After a 15-year decline amid rampant online piracy, the fortunes of the music industry began to reverse in 2016, when the growth of streaming services began to outweigh the decline in sales of CD and digital download. Streaming now accounts for over 80% of recorded music revenue in the United States and over 60% globally. Without having to manufacture and distribute so many physical products, companies like Universal have also become more profitable, Ackman said.
Thanks to streaming, music has also become a more attractive proposition for the everyday consumer, he said. For about the price of a single CD per month, or by listening to intermittent advertising, a listener can have unlimited access to virtually any music in the world. Pershing estimates that it costs 10 cents per hour of listening for a consumer to stream music, while playing video games costs five times as much. Watching a show costs eight times as much, considering the cost of video streaming services, executives said.
Unlike video, consumers can listen while doing other things, and they tend to listen to a song over and over again instead of just once, as viewers of the shows do. Meanwhile, every music streaming provider must license all the music that matters, much of which belongs to Universal, while video providers only need critical mass to attract subscribers.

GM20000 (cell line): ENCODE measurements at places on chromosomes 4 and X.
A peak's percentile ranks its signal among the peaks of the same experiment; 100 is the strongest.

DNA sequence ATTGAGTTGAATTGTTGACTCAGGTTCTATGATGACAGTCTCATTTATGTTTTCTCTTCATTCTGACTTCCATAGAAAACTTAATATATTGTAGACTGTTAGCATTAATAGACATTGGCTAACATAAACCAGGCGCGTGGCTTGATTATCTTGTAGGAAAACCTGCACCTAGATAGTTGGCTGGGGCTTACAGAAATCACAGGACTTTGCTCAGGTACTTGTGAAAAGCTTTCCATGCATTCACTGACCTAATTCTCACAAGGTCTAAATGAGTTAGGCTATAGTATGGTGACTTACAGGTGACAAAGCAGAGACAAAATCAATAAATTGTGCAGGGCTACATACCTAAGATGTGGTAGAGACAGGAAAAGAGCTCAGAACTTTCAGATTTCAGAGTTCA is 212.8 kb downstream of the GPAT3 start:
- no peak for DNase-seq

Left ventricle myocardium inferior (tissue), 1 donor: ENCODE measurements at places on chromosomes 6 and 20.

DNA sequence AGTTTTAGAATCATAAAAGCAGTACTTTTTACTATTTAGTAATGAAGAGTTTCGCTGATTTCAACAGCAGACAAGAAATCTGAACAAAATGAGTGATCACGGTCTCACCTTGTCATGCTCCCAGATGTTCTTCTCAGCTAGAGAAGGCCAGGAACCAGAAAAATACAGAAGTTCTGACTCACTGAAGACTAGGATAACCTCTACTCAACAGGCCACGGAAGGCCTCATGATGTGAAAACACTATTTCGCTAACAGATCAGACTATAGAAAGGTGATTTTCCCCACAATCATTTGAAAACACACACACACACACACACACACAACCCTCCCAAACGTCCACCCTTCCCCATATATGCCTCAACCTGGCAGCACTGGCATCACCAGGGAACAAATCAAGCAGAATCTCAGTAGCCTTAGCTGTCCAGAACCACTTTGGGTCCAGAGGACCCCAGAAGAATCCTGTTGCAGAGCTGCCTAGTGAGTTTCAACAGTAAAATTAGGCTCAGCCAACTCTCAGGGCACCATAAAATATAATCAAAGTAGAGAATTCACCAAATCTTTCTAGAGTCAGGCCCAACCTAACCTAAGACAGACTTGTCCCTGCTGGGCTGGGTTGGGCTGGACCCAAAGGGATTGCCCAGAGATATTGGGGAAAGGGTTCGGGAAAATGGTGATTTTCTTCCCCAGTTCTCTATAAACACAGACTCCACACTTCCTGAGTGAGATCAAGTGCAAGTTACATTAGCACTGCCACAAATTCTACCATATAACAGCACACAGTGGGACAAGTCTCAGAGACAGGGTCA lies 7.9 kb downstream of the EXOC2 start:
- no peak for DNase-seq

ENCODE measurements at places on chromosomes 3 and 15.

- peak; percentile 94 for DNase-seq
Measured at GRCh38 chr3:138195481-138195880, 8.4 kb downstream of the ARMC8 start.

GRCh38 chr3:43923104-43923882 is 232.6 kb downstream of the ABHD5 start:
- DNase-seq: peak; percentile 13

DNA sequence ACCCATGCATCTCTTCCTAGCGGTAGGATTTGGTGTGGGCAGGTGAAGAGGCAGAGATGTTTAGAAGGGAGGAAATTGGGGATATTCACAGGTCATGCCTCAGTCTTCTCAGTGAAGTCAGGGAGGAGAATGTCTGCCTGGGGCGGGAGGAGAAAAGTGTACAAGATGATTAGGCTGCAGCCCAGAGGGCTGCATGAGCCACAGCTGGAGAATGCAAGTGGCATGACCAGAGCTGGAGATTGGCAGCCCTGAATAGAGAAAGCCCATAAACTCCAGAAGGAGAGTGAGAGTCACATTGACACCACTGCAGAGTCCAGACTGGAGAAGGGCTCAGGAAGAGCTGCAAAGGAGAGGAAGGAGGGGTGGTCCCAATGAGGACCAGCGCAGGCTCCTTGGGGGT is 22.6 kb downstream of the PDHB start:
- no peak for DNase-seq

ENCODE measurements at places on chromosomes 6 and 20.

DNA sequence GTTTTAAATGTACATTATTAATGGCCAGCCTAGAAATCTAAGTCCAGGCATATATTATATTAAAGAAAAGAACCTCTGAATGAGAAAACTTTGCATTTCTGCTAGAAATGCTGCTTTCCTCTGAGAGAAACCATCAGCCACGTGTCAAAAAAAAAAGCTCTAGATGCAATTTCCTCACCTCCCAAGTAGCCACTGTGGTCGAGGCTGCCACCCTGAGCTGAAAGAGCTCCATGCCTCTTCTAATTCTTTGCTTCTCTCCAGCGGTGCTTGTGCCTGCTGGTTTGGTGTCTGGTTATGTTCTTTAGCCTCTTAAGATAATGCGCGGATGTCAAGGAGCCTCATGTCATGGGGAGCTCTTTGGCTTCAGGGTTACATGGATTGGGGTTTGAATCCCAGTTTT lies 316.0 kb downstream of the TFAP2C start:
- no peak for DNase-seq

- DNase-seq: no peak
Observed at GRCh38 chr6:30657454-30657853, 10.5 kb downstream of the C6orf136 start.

Owning music, Mr. Ackman said, is unique because it gives you a recurring source of income for life. Due to streaming, the music industry is less of a success-driven one-off transaction business and has evolved into something like a monthly annuity-like income stream business.
“The best analogy we can make here is what happened to software, and some of the most popular companies in the world are software companies,” Ackman said, explaining that initially consumers were buying software. as a physical object and then download it. , and now they subscribe. It behaves like an annuity for the software publisher.
“I am convinced that in 25 years, 50 years, 100 years, Universal will be very high on the list of big companies,” he said.
Music has also proven to be recession-resistant. “A pandemic is the worst thing that can happen in music,” Ackman said, pointing to the shutdown of shows and retail. “The company grew 5% in this environment.”
Mr. Ackman’s investment applies a valuation for Universal of 35 billion euros, or the equivalent of around 42 billion dollars, which could shed light on his spin-off by Vivendi into a public company, expected at the end of September. When Tencent doubled its stake in Universal last year, the transaction valued the Universal Music group at 30 billion euros.
Highlighting Universal’s lack of debt and its predictable, free cash flow-generating activity, Mr. Ackman said Universal “has ticked every box.” He also said that his grandfather’s songs belonged to Universal and that the first record he bought was from Sting.
“I was kind of like a dog grabbing the bumper of the car and just wouldn’t let go,” he said.
Write to Anne Steele at [email protected]
Corrections and amplifications
William Ackman’s investment applies a valuation for Universal of 35 billion euros, or the equivalent of about 42 billion dollars. An earlier version of this article incorrectly said $ 42 million. (Corrected June 23.)